Jobs Alone Aren’t The Answer

English: Calvin Coolidge. 30th President of th...

English: Calvin Coolidge. 30th President of the United States (1923-1929) (Photo credit: Wikipedia)

This is, as always from Amity Shlaes, excellent. It has often seemed to me that our politicians think the electorate is very stupid, not to mention having no memory at all.

While this seems more obvious on Democratic side of the aisle, it’s pretty bipartisan, as watch Congress continually indulge in get-rich quick schemes for Congresscritters and their sycophants, especially in the lobbying industry. Truly I have come to believe we have the best Congress money can buy. Somehow, I don’t think that is quite what Jefferson, Washington, Madison, and the rest had in mind. Who comes to my mind is a chap named Nero, a famous violinist who thought he was more than that.

From Amity

But 18-year-olds are wiser than their elders realize. Jobs alone won’t suffice to keep them. Young people seek something else: prospects. The distinction feels trivial, but there’s a difference between jobs and prospects. That difference is one of time. “Prospects” means long term, and long term is how many youths think.

This became clear in a contest recently conducted by the Vermont-based Calvin Coolidge Presidential Foundation, where I work. The foundation asked high school students to answer a simple question regarding the Green Mountain State: Should I stay, or should I go?

That’s indeed the question we have all faced isn’t it. The perennial American question, ever since the Pilgrims landed. Is the grass greener someplace else, or is this rockpile as good a farm as there is. usually itching feet have prevailed, and we have indeed, “Go west, young man, go west.” and what we have usually found is the chance to build something to be proud of, whether it was a farm, a business, a church, or indeed a nation, which has become second to none.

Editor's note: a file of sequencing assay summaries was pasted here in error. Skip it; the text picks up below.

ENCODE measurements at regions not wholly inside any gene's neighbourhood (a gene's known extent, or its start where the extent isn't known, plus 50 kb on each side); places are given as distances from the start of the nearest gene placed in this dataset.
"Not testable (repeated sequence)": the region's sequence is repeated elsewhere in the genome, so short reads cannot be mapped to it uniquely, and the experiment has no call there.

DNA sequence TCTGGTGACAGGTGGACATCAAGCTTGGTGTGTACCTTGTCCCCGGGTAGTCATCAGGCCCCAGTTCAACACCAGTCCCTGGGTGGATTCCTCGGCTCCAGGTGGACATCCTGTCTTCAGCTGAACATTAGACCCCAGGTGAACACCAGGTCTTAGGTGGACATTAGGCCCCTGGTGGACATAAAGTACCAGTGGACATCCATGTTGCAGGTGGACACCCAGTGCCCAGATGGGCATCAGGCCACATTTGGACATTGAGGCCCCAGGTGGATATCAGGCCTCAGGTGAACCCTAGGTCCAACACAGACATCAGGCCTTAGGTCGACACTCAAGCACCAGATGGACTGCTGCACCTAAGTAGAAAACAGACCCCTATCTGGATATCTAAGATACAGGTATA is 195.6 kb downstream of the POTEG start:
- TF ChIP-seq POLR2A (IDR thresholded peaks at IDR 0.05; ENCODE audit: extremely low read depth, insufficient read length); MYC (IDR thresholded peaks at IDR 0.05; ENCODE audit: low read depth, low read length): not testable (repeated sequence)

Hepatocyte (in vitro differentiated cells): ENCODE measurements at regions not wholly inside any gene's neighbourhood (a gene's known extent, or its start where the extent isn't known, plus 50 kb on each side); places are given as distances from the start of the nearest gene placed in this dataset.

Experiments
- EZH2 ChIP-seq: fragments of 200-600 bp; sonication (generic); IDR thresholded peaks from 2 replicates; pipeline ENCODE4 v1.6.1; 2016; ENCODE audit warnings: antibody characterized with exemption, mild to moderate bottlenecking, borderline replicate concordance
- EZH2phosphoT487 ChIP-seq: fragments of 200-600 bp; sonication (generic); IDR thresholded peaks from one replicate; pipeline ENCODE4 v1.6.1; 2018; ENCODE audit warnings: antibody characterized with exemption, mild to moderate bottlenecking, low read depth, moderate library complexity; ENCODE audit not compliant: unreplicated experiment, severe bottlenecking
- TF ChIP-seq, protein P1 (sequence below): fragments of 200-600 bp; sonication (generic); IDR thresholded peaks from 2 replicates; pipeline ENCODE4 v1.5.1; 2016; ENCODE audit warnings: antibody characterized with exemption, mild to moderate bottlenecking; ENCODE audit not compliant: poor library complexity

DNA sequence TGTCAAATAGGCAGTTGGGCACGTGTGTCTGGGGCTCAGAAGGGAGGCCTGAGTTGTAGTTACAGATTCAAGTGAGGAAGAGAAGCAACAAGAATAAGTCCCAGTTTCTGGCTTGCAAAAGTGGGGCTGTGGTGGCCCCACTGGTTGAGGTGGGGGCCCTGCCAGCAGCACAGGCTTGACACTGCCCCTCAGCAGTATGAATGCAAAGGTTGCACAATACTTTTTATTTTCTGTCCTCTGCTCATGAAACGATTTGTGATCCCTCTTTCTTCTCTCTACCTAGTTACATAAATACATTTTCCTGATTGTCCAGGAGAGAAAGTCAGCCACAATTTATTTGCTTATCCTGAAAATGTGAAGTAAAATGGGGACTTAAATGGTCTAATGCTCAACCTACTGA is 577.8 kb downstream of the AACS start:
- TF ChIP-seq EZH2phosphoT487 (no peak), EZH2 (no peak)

Still, the kids were just breaking bad news gently. And that bad news was that they were indeed departing. One semifinalist established the imperative of migration: “In times such as these, the world needs people to step up and keep it from collapsing in upon itself. … While I do not think every Vermonter should leave the state, I think those of able mind and body should.”

The winner put her conclusion more bluntly: “I need to get out of Vermont to see different places around the world and to meet different people. I need to experience those things in life that Vermont simply cannot offer.” Another pupil wrote in rap-style slang: “Not necessarily the state for success. … So competition is weak/ People need to travel so they can raise to their own peak/Vermont’s getting older.”

Now mind you, I’m very traditional but you know, if I was growing up in Vermont, and it’s as lovely as everyone says, I’d leave as well. Why? I like to eat, and I believe in earning my own way. The view out the window is important but not as important as that.

The economist Milton Friedman, who once had a house in Vermont, labeled a phenomenon he observed as the “Permanent Income Hypothesis.” People, Friedman posited, were not rabbits. They would spend not according to what cash they had on hand but according to their estimate of what money they’d have in their lifetime. The PIH holds for decisions beyond saving. You choose a home not just because it pleases you this year but because it might prove a good investment over a lifetime.

The essays of the perspicacious Vermont teens suggest that states around the nation may want to alter their pitches. Jobs matter, but less than education. Regulation matters. Tax rates matter, even top rates—again, because of prospects. The ambitious consider what rate they’ll pay tomorrow, not the rate that applies to them as they start out.

Well, of course they do, we all do. And that is why what Washington does increasingly is so pernicious. When you kill people’s dreams, which is what our welfare system has done systematically in our cities for fifty years now, we train whole generations to believe they are worthless, that the best they can hope for is to be paid for existing, so sit down and shut up.